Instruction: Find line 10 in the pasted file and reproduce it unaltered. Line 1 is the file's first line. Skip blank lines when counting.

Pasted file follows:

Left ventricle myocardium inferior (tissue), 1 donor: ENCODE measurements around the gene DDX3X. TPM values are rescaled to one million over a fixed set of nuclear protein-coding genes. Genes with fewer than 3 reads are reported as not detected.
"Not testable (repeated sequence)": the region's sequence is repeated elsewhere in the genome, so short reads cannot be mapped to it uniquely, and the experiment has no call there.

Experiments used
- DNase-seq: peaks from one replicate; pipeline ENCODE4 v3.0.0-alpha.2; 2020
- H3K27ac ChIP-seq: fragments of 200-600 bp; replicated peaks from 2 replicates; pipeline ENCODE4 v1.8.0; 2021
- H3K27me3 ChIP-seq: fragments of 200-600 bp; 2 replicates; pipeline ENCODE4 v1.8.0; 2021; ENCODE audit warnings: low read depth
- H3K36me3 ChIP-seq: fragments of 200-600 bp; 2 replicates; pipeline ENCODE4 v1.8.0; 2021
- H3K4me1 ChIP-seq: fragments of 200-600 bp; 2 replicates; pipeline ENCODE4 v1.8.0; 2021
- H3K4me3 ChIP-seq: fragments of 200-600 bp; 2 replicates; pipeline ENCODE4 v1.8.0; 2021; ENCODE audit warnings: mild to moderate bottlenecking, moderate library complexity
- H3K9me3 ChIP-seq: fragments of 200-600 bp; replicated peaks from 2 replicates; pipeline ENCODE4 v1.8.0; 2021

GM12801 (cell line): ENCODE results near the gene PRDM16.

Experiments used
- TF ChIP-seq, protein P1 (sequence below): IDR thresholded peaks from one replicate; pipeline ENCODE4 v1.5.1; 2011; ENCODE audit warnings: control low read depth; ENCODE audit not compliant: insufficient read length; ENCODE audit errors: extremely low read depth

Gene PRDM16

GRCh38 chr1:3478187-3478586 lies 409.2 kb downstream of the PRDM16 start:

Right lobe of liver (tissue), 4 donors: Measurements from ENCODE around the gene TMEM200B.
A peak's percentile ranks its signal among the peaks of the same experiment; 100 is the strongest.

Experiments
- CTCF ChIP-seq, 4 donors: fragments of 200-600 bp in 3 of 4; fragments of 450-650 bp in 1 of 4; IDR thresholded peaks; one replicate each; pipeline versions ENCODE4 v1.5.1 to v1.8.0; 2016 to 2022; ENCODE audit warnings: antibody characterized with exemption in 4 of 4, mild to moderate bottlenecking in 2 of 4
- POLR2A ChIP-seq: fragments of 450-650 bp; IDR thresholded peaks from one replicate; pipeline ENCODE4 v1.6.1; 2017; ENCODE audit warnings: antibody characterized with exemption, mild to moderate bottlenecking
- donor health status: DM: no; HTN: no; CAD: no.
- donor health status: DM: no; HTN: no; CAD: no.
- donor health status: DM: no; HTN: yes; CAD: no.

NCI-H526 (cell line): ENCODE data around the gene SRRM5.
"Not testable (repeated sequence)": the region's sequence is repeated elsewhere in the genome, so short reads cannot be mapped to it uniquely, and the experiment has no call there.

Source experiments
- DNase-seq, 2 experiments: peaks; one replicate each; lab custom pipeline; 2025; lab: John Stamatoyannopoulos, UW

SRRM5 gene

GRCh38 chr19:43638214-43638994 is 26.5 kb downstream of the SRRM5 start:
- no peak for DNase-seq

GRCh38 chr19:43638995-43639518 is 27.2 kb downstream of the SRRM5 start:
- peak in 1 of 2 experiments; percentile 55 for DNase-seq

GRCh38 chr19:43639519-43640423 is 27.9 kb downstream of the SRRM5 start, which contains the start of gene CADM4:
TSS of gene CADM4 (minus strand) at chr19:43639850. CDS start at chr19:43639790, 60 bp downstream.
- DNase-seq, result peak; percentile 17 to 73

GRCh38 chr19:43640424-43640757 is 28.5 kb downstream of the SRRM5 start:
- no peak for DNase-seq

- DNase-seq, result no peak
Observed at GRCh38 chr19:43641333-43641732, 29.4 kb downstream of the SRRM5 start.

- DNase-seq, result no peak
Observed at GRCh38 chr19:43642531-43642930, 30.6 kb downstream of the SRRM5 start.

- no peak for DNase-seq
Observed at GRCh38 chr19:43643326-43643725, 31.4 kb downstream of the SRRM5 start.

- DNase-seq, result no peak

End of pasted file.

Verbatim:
- H3K9me3 ChIP-seq: fragments of 200-600 bp; replicated peaks from 2 replicates; pipeline ENCODE4 v1.8.0; 2021